iText contains some visible fingerprints (e.g. the producer line) as well as invisible fingerprints (which we obviously do not share).
On a regular basis, we discover PDFs that were created using iText, but that can't be linked to a paying customer. In that case, we contact the person distributing the PDF.
Example one: a large publishing house in Germany was distributing PDFs created with iText. We contacted that company in a friendly way and explained that we wanted to talk to them about their use of iText. At first, they were surprised: they didn't know they were using iText. So we showed them the PDFs and as it turned out, the company had hired an external integrator to build an application. That integrator had introduced iText without purchasing a license. The first thing that happened was funny: suddenly the producer line was removed (which is not allowed), but we could still prove that iText was used (because of the secret fingerprints). So we explained the publishing house that we didn't really appreciate that. As a result, the integrator was offered the choice: either they complied and bought a commercial license, or the publishing house would never hire them again.
Morale of this story: it is very bad for your reputation and for your business if you are revealed as being a fraud. If we go to your customer and it turns out that you fooled him, you risk losing that customer.
Example two: a medium-sized company was using iText and other open source software without worrying about the licenses. At some point of time, this company was about to be acquired. The acquiring company obviously went through a due diligence process and discovered the mess. We were contacted by the medium-sized company because they needed a commercial license ASAP... In at least one case, the company didn't get acquired because of the mess.
Morale of this story: do the right thing. If you make money using our software, it is only fair that you pay for your use of our software.
Example three: a developer at a company using iText informed us that his management deliberately chose to use iText in an illegal way. He provided us with proof, and we contacted the legal department of that company. No legal action was needed: the company purchased a license and is now a very happy customer because they are now really benefiting from the commercial relationship we have with them.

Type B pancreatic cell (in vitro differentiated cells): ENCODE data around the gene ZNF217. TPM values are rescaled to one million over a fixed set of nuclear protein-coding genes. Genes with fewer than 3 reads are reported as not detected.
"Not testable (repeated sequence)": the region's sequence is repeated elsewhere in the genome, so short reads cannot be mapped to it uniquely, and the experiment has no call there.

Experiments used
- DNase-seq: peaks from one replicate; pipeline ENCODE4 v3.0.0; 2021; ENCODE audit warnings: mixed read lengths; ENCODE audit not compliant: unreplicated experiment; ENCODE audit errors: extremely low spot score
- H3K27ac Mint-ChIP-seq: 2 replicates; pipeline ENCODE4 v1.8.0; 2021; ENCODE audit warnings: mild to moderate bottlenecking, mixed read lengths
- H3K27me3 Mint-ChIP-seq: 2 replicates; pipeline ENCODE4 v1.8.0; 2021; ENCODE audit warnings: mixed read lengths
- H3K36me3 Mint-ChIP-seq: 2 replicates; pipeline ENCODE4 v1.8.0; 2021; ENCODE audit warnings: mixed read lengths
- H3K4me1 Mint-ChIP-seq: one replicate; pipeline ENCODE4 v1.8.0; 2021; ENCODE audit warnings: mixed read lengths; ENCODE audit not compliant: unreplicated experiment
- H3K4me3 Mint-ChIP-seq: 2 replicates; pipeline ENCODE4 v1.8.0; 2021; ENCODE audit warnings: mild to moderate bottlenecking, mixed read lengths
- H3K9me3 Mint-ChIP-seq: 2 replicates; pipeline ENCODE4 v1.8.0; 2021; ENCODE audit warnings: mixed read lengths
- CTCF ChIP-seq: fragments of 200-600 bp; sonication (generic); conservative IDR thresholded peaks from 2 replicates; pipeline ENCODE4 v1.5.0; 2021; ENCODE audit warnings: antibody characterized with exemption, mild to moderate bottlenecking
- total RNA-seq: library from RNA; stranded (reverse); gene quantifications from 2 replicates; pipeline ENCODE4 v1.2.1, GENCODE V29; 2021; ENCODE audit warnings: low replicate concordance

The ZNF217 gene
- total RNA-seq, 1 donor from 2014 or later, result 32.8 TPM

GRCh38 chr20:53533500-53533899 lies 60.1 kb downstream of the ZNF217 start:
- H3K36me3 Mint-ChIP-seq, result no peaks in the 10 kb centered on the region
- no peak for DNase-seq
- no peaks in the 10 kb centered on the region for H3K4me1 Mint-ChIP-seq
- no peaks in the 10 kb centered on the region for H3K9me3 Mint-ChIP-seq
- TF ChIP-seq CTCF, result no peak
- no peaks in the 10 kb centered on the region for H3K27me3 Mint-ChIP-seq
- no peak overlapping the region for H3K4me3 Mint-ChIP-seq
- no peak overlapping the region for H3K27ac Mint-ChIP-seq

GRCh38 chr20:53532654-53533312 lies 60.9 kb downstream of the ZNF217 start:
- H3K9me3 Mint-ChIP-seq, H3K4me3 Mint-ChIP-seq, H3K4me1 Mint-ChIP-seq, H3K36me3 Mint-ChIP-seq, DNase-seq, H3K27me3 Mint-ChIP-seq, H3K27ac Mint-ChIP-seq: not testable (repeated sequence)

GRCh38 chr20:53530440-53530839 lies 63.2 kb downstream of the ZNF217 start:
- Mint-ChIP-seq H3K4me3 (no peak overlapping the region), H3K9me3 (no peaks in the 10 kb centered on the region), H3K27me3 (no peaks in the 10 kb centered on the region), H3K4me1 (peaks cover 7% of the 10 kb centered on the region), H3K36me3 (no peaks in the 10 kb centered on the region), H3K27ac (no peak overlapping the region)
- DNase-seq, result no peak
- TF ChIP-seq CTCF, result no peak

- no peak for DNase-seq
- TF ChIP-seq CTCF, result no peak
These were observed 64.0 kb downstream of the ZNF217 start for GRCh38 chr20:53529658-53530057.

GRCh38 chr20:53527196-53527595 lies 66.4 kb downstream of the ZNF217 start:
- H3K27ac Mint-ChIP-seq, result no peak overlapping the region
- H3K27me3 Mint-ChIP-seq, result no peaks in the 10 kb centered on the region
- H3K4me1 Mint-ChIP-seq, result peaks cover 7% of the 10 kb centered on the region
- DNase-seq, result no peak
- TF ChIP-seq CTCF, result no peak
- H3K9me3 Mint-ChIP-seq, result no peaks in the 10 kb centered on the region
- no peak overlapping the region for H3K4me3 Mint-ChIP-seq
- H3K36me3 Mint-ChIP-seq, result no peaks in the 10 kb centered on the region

Morale of this story: in most cases, it isn't even necessary to go to court. When faced with the evidence, it is less expensive to come to an agreement then to risk losing a case (and your reputation).
These three stories have one thing in common: honor.
I have come close to going to court a couple of times, but eventually, the problem solved itself because the people involved understood that it wasn't in their interest getting sued.
Also: it is counter-productive to sue somebody into paying a license. It is much better to create a win-win situation where the company using iText benefits from their business relationship with the iText Group. Especially now that we're winning awards (such as the BelCham Award and the Fast 50 Award), good PR is very important. The more iText Group grows, the more companies realize that it's important to work with us. The more companies realize this, the more we grow ;-)
I hope this helps. I also hope this explains why I can be very harsh towards people with nick. Most of the times there's a reason why people want to remain anonymous and that reason isn't always a good one.
Update: Our site tracks usage statistics. In many cases, we can see which companies are visiting our site; in some cases, we can even track individuals. A couple of years ago, a company was denying that they were using iText, but they were visiting http://itextpdf.com 200 times a year! Confronted with those numbers, they admitted that they had lied to us. When we look at the global scale, we see that India is #2 and China is #4 in visits, but both companies have a very low ranking in sales. That's why we've now opened an office in Asia. One of our sales people is now visiting India, Malaysia, and other countries in the East to talk to companies about their use of iText.